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Let's Talk about Sleep, baby, let's talk about you and me...

Updated: Nov 26, 2019

Let's talk about all the good things and the bad things, that may be.

Let's talk abooooouuut sleep.

Let's talk about sleep!


Let's talk about sleep. Because, let's be real, sleep is the new sex, am I right?

And let's be real, I'm no "I'll sleep when I die" kind of person. I'm more of a "I'll die if I don't get enough sleep" kind of person. Let's just say I turn into a bit of a mommy monster when I don't get enough sleep.


So how can you get more sweet sleep in your life?

Let me tell you how. 1) I'm going to give you a free sleep meditation that will help you drift off into a deep and peaceful sleep. Sweet dreams!

2) I'm going to tell you a story. Hopefully the story won't put you to sleep, but it may offer some insights into how you too may get more sleep in your life. Spoiler alert--> it has to do with 1) knowing your needs (yes, parent, YOUR needs!), 2) accepting said needs, and 3) expressing/asserting your needs. Simple as pie, right? Ha!


So it all goes back to the day after daylight savings (a parent's favorite, no? no.) My sweet and very spirited 4-year old started getting up before her sun clock. Do you know what a sun

clock is? [also known as the "okay to wake" clock] You should. We started using the sun clock when our daughter moved out of her crib into her own room. Just as the name describes, you decide when it's "okay to wake", set the clock accordingly, and bam- when the clock lights up it's okay for them to get out of bed/their room, etc.


Back to the present day. After daylight savings, said daughter started ignoring the boundary/limit and getting up before her sun clock was on. And mom turns into a mommy monster when she doesn't get enough sleep. Soooo.... what did we do?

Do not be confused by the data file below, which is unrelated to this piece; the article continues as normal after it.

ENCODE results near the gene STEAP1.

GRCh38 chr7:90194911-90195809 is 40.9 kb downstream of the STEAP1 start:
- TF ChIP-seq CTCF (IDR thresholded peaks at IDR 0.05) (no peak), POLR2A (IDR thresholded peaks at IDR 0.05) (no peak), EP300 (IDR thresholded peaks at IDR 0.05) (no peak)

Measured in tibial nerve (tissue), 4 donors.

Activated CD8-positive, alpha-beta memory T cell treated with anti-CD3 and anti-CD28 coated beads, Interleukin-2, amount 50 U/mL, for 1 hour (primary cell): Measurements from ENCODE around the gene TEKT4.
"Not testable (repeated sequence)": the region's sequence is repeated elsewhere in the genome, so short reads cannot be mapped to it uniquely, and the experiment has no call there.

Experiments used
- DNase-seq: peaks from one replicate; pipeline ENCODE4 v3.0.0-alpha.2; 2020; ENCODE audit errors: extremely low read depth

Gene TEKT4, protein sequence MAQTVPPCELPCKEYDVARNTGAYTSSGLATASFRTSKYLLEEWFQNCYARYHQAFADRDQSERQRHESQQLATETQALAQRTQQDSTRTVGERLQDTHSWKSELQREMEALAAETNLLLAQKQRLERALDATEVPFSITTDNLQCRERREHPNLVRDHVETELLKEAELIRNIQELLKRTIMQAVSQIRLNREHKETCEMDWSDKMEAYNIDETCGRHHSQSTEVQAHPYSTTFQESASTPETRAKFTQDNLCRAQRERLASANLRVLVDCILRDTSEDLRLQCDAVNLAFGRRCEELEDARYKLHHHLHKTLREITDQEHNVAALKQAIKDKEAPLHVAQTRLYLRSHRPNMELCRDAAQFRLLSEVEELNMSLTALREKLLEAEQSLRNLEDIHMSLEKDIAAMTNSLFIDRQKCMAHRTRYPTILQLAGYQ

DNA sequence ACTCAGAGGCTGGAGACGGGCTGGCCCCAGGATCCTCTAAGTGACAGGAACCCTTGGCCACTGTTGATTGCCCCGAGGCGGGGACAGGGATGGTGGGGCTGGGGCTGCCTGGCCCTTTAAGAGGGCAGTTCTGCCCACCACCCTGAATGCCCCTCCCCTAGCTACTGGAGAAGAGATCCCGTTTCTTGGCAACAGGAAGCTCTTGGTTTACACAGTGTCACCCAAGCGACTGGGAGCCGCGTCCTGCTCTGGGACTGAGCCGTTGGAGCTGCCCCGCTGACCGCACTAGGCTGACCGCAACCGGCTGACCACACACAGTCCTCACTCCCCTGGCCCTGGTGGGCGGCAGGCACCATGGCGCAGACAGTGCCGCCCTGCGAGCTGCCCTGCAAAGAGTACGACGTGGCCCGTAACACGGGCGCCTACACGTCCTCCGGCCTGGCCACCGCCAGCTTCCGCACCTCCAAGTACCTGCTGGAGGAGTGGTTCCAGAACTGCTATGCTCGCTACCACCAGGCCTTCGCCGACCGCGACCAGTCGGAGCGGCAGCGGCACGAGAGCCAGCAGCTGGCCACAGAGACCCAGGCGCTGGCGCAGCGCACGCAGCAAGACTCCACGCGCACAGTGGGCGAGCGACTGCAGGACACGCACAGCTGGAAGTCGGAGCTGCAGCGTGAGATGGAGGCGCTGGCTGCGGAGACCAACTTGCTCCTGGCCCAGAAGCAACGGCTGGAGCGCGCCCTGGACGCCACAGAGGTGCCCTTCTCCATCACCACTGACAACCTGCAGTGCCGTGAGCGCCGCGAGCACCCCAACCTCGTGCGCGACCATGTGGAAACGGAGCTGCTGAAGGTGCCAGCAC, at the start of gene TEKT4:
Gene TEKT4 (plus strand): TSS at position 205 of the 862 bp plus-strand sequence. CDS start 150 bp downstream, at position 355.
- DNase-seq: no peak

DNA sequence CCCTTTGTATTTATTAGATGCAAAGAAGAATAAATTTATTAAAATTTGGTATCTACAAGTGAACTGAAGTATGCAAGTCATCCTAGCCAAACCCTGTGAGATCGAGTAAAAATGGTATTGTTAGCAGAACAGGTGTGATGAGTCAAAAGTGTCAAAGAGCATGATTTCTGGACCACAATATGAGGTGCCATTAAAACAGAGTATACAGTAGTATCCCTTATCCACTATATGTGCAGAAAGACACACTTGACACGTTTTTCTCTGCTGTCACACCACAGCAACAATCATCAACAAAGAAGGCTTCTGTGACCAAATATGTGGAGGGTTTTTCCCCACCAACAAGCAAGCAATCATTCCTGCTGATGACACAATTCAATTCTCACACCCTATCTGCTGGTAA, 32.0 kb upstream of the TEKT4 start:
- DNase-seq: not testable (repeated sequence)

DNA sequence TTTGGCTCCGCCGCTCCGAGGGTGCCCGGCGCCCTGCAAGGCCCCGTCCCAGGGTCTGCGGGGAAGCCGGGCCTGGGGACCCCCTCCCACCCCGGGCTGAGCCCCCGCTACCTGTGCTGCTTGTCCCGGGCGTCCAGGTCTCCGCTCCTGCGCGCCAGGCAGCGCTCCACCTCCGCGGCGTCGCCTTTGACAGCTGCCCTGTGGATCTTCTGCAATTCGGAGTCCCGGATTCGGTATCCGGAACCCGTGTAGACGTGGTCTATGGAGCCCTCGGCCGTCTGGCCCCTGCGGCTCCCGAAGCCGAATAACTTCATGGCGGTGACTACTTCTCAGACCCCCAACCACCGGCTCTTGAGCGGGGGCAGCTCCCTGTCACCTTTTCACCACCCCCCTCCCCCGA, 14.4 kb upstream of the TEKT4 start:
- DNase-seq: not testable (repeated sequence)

1. Acknowledge my experience (anger/annoyance/frustration) and it's messages (I need sleep + I want to set/hold a boundary so I can get that sleep),

  2. Acknowledge my daughter's experience (she wants and needs connection in the morning and it's hard to wait!)-- "I really know that it is hard to wait to get snuggles in the morning..."

  3. Identify the boundary that needs to be set and held ("and I need you to stay in bed until your sun clock is on"), explain and provide context ("so that mommy gets enough sleep and doesn't turn into a monster.")

  4. Collaboratively problem-solve and provide any necessary training or support-- "What can we do to help you stay in bed, me get enough sleep, and still save space and time for our morning snuggles?" See our solution below.


Problem Statement

  • 4-year old (capable) ignoring a limit/boundary of staying in bed until 7am (sun clock on!)

  • Mom turns into a mommy monster when she doesn't get enough sleep

Information

  • 4-year old really wants to connect and cuddle in the morning

  • Mom also loves to connect and cuddle in the morning

Collaborative Solution

  • I re-trained her on when her sun clock comes on (7:00am)